ESPN’s Michael Wilbon on childhood, sports and ‘Pardon the Interruption’
When the Wilbon family convened for dinner at home on the South Side of Chicago, you could be certain that it was always served with a side of debate with Raymond Wilbon, the man of the house, often playing the role of contrarian. Words were flung, arguments raged. For an outsider, witnessing the Wilbons in action seemed both titanic and epic, but for the oldest son Michael, it was neither.
It was typical.
And it was often about the Cubs.
“You had to engage. You had to stick out your position, you had to defend it, you had to articulate it,” said Michael Wilbon, columnist for ESPN.com and co-host of ESPN’s “Pardon the Interruption.” “It had to be reasoned, you had to support it, you had to read the newspaper every day. Every day. There was no, ‘I didn’t know that.’ You will know what’s going on.”
Fast-forward about 45 years and you’ll find Wilbon in a similar light: arguing the sports of the day at 5:30 p.m. with fellow veteran sportswriter Tony Kornheiser on ESPN’s “Pardon the Interruption,” a 30-minute debate-style broadcast with the dynamic energy of a game show, buzzers included.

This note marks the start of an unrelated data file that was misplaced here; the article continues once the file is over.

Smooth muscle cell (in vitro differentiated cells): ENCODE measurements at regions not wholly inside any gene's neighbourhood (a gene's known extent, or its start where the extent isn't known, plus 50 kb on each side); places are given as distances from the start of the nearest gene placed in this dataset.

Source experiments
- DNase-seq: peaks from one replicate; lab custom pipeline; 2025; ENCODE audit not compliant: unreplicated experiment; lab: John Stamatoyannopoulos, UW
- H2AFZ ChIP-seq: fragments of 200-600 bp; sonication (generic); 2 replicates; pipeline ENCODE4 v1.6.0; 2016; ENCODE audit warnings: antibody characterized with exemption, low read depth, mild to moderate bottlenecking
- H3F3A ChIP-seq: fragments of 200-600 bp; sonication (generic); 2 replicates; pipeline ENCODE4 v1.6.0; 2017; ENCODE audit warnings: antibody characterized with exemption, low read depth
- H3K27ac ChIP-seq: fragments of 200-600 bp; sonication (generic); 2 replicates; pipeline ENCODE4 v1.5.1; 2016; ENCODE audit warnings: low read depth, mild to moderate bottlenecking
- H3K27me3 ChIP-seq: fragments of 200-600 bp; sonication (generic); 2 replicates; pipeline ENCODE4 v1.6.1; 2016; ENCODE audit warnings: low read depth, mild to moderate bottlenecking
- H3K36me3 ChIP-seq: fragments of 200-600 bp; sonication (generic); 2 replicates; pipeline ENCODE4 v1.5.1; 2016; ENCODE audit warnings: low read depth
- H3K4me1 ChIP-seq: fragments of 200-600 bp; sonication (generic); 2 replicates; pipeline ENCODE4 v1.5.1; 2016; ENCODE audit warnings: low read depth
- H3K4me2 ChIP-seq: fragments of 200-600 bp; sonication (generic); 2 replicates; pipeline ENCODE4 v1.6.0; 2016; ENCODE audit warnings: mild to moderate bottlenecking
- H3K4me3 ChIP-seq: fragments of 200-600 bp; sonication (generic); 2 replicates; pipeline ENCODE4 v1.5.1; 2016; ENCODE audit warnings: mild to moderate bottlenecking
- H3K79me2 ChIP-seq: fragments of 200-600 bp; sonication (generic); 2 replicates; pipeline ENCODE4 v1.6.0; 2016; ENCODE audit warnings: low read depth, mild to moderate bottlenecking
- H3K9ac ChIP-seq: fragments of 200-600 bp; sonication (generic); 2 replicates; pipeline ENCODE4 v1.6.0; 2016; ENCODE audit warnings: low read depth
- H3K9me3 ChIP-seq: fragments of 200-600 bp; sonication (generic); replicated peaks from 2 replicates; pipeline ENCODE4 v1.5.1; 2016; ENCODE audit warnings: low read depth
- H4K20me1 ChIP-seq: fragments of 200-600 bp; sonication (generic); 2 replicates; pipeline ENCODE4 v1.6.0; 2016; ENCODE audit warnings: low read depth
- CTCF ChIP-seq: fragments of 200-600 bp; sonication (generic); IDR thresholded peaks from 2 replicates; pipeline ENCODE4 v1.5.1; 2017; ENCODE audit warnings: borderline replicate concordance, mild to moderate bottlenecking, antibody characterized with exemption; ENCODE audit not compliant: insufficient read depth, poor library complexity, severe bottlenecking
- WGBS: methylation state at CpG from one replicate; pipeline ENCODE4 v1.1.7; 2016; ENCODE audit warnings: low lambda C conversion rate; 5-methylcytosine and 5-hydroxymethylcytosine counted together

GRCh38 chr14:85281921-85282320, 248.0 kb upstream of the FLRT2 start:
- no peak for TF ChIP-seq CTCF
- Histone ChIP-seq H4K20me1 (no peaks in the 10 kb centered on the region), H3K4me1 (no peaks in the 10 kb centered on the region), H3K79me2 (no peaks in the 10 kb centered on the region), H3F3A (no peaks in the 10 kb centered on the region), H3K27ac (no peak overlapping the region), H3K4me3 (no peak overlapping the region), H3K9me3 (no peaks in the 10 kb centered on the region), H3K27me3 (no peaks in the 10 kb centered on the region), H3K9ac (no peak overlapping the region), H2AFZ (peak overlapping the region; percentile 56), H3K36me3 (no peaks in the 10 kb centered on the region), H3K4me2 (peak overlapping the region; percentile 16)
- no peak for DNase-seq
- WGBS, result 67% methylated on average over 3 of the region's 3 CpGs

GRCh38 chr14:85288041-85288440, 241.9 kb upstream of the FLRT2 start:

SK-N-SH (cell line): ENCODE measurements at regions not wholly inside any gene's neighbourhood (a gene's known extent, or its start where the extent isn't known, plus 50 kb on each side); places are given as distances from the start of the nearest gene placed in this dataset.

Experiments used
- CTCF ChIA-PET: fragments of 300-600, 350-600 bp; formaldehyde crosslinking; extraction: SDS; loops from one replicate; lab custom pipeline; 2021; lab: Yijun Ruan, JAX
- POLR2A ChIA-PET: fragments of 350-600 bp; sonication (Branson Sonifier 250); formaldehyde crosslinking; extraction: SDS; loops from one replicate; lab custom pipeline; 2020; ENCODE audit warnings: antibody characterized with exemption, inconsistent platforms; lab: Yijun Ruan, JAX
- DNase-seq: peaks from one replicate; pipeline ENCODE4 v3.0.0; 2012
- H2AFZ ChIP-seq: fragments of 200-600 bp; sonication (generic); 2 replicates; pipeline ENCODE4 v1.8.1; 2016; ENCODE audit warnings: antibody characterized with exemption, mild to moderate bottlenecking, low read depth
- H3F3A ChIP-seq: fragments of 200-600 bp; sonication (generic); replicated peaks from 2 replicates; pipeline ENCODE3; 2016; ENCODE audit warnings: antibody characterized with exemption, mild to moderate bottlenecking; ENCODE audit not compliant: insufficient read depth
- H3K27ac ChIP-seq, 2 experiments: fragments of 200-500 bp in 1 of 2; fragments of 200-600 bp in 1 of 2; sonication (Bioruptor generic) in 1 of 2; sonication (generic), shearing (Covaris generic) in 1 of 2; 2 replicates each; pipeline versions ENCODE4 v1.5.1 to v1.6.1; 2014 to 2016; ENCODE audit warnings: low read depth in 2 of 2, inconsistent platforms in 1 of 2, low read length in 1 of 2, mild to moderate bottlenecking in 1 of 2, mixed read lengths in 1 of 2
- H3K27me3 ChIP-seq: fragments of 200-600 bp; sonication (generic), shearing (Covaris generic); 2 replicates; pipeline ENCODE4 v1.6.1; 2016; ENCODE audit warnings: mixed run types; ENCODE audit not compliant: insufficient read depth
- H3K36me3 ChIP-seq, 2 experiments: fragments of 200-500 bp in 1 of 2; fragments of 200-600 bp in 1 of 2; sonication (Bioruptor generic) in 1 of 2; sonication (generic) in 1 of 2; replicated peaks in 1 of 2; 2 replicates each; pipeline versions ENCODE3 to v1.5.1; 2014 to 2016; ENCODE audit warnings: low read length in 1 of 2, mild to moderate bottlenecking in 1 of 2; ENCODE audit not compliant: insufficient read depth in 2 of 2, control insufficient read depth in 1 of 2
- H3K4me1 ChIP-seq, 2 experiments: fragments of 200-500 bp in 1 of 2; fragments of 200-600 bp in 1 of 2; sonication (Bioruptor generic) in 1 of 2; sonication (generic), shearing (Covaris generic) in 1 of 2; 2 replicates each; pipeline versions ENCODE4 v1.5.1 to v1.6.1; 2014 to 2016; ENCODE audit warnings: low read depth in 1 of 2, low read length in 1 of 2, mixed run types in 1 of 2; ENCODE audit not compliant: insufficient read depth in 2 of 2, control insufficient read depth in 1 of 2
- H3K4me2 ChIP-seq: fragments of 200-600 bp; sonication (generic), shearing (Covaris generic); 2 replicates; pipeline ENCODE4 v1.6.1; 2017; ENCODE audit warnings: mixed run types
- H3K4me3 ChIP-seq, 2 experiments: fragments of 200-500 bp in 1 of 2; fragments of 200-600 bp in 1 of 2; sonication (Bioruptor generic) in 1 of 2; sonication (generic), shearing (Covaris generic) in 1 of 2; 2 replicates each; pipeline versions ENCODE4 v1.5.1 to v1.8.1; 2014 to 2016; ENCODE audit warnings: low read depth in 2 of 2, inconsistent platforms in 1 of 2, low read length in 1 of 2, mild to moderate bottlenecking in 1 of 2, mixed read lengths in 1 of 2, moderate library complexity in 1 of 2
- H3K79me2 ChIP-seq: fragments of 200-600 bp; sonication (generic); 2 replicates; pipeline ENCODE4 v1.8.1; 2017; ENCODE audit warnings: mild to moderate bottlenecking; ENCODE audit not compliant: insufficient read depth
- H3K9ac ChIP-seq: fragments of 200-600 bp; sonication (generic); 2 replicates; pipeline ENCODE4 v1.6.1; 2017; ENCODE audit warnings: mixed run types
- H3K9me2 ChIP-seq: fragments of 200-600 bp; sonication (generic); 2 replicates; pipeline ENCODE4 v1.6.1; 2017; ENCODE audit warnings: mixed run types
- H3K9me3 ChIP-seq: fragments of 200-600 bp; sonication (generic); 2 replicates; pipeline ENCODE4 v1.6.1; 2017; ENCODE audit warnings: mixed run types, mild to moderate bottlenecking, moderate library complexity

Welcome to PTI, boys and girls.
At 55, Wilbon shows the typical signs of middle age: a slight paunch, a bald head and a graying beard. He wears zip-up sweaters and pocket squares. He speaks with the cunning wisdom only accessible to those veterans with 35-plus years of experience, nonchalantly contextualizing the hype of today’s “greatest player ever” Darelle Revis with the truly great Jim Brown. And he does so with passion and energy only furthered by his emphatic hand gestures.
Wilbon’s life as co-host of ESPN’s “Pardon the Interruption” feels like destiny. It only takes him a brief elevator ride to go from the ABC News set where his cousin and role model Carole Simpson, 17 years his senior, worked as a journalist for 40 years, to where he has spent the last 13 years as the co-host of PTI. “Unlike a lot of kids of color, I didn’t have any sort of notion that black people didn’t do this,” Wilbon said, “because somebody I was at Thanksgiving dinner with or Sunday dinner with did it.”